A good thing to do when you're heavily pregnant is to make curtains. All the crawling around on the floor measuring is good to get the baby in position, and there is lots of sofa time with all the hand-stitching.
I made some new eyelet curtains for my bedroom. I have previously written about designing eyelet curtains here. Mr Button and I spent many happy hours measuring and laying out fabric as by this time I was quite big and slow to crawl around the floor on my own (thanks, Mr B!). Much thought was put in by both of us to minimise hand-stitching. I did have to hand-sew all edges of the blackout interfacing in and turn up the main fabric hem, but otherwise got away with hand-stitching only the very top corners of the lining, plus the mitred corners in the main fabric. The rest was cunningly machined by assembling the curtain in a strange order. The result is that the front looks like a clean rectangle of fabric with no visible stitching: a boring result from a lot of effort!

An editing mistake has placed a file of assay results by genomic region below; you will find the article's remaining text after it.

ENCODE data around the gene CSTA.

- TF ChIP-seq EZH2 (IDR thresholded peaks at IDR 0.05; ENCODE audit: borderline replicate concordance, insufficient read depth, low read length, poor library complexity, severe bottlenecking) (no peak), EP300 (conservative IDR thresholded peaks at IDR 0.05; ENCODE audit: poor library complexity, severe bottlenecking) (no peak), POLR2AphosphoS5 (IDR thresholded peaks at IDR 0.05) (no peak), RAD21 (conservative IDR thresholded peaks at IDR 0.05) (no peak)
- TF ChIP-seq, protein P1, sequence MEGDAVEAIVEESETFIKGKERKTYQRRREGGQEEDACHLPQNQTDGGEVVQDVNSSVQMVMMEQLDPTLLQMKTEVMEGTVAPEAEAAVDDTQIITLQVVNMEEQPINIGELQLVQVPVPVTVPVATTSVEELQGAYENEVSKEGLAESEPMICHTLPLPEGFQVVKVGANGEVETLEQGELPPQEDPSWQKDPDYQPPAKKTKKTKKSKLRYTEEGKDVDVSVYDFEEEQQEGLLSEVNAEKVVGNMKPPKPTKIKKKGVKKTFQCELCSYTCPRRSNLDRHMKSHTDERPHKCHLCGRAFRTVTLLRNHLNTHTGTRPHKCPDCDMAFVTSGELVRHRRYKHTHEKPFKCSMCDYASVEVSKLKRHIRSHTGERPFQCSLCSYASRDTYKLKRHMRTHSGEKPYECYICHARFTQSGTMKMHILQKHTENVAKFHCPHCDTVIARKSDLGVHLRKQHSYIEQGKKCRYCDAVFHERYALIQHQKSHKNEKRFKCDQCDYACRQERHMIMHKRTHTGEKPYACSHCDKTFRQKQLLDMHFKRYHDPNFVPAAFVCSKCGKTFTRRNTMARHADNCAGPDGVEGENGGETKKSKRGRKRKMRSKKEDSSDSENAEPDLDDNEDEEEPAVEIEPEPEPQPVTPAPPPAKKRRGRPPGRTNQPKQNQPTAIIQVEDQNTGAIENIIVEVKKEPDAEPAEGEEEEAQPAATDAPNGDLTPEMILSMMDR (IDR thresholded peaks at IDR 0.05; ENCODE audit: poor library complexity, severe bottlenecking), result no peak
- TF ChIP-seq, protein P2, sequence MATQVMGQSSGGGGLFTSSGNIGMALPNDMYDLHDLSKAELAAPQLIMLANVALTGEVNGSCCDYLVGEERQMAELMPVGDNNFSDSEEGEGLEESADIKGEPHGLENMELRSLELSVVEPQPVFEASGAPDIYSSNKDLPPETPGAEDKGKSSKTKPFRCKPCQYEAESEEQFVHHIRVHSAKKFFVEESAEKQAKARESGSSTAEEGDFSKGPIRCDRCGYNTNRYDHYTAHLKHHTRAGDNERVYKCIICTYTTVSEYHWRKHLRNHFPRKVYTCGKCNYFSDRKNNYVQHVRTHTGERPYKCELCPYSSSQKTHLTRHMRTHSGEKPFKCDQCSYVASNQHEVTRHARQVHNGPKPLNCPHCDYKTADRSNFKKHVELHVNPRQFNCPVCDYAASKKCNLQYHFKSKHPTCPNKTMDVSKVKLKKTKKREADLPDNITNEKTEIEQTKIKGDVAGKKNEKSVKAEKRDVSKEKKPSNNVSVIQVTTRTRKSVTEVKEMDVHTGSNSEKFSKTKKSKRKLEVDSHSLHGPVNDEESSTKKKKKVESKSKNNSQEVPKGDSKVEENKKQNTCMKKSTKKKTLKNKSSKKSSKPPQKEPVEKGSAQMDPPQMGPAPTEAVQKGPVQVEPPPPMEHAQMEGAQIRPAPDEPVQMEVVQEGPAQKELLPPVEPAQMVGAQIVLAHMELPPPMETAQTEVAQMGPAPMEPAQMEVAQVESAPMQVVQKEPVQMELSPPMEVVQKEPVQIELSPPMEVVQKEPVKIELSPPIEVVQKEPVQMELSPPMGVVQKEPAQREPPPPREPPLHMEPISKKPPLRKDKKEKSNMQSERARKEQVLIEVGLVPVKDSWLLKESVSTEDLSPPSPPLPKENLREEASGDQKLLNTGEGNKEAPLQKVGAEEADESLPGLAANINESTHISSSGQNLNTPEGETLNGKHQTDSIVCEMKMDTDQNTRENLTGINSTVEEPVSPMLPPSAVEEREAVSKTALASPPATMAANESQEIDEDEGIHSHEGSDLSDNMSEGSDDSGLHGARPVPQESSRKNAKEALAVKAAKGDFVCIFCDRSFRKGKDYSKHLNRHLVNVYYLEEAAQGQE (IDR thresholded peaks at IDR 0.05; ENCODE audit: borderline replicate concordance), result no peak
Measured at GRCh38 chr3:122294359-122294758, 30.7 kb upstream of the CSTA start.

Mr B hammered in the metal eyelets using the cunning hole-cutter and die set. He has much better aim and arm strength than me. The tools and eyelets are from Hanolex and I can't recommend them enough. The eyelets feel and look very professional, and Mr B says the tools were easy and a lot of fun to use. The eyelets are bearing up well under the immense weight of these lined and interlined curtains. The interlining might be overkill on this fabric as the spots are woven and some are chenille.
I have yet to finish the curtains with the large pattern repeat that I previously winged about. I only finished these spotty ones a few days before the baby came, but I did have time to cut out the next pair and join the drops together. So the hard pattern-match bit is done. Good times when you need to choose between three options: cutting perpendicular to the selvedge, or with the wonky grain line or with the off-grain pattern. Nice. That's what you get for £10/m, I guess.